• 2017 State Legislature: Senate panel kills bill to end concealed guns rule

    The New Mexican

  • Health officials promote flu shot ahead of peak flu season

    ALBUQUERQUE (AP) — Health officials are urging New Mexico residents to get the flu shot as flu cases are on the rise.

    Based on the rising number of clinic visits and hospital admissions for flu-like symptoms, health officials believe flu season will peak in New Mexico in the coming weeks, The Albuquerque Journal reported.

    The state tracks the number of patients hospitalized for the flu in seven New Mexico counties. Between Jan. 8 and Jan. 14, about 40 people were hospitalized for flu, about twice the number reported in the previous week. No flu deaths have been reported this season in New Mexico.

    During the 2015-2016 flu season, flu killed 30 adults and one child in New Mexico.

    On average each year, flu kills 36,000 and hospitalizes 200,000 in the U.S.

    University of New Mexico pediatrician Dr. Randall Knott said flu season runs October through May but typically peaks in February, making this year's spike in cases right on schedule.

    "I think that we will be submerged in flu in the next two or three weeks," Knott, a member of the New Mexico Immunization Coalition said.

  • Today in history Jan. 27
  • Nation's only Latina gov not criticizing Trump's border wall

    ALBUQUERQUE (AP) — The nation's only Latina governor is avoiding criticizing President Donald Trump on his executive action pushing a border wall along the U.S.-Mexico border.

    A spokesman for New Mexico Gov. Susana Martinez said Friday the Republican governor "supports strengthening our border and giving the federal government a variety of tools" to protect residents.

    Martinez spokesman Michael Lonergan says the governor endorses putting more agents along the border as called for by the executive action. But the governor's office refused to comment on Trump's push for the border wall.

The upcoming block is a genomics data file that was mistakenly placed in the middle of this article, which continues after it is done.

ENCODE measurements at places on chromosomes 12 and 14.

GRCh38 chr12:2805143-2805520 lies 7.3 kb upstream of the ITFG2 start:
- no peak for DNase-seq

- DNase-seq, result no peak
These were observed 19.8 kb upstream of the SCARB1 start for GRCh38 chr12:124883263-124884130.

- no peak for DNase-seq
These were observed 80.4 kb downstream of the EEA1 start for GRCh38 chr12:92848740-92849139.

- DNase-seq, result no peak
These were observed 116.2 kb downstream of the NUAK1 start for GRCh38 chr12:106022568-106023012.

Martinez told the Associated Press last year that building fences could impact the U.S. economy and relationship with trading partners in Mexico and farther south.

    The Republican governor criticized Trump during the campaign for his comments on Mexican immigrants and women.

  • 2017 State Legislature: Report: New Mexicans want ethics reforms to prevent corruption

    By Justin Horwath

    The New Mexican

    The vast majority of New Mexicans reject the notion that political corruption in state government cannot be reversed through legislative action, according to the results of a new University of New Mexico poll.

    But many of the people surveyed said they don't feel they have the power to influence government decision-making, according to the report, released this week as lawmakers are considering proposals to create a statewide ethics commission.

    The Robert Wood Johnson Foundation's Center for Health Policy at UNM published the report, which says 72 percent of the 1,505 adult state residents surveyed believe "the state's political leaders should implement reforms such as an independent ethics commission." Roughly half of the people responded to survey questions by telephone, and the other half responded online in September.

    According to the report, 1 in 5 of those surveyed said they never trust state government to do what is right, while only 3 percent said state government can always be trusted to do what is right. Nearly 40 percent said they believe they have no sway over state government policies, and 38 percent said they have little influence.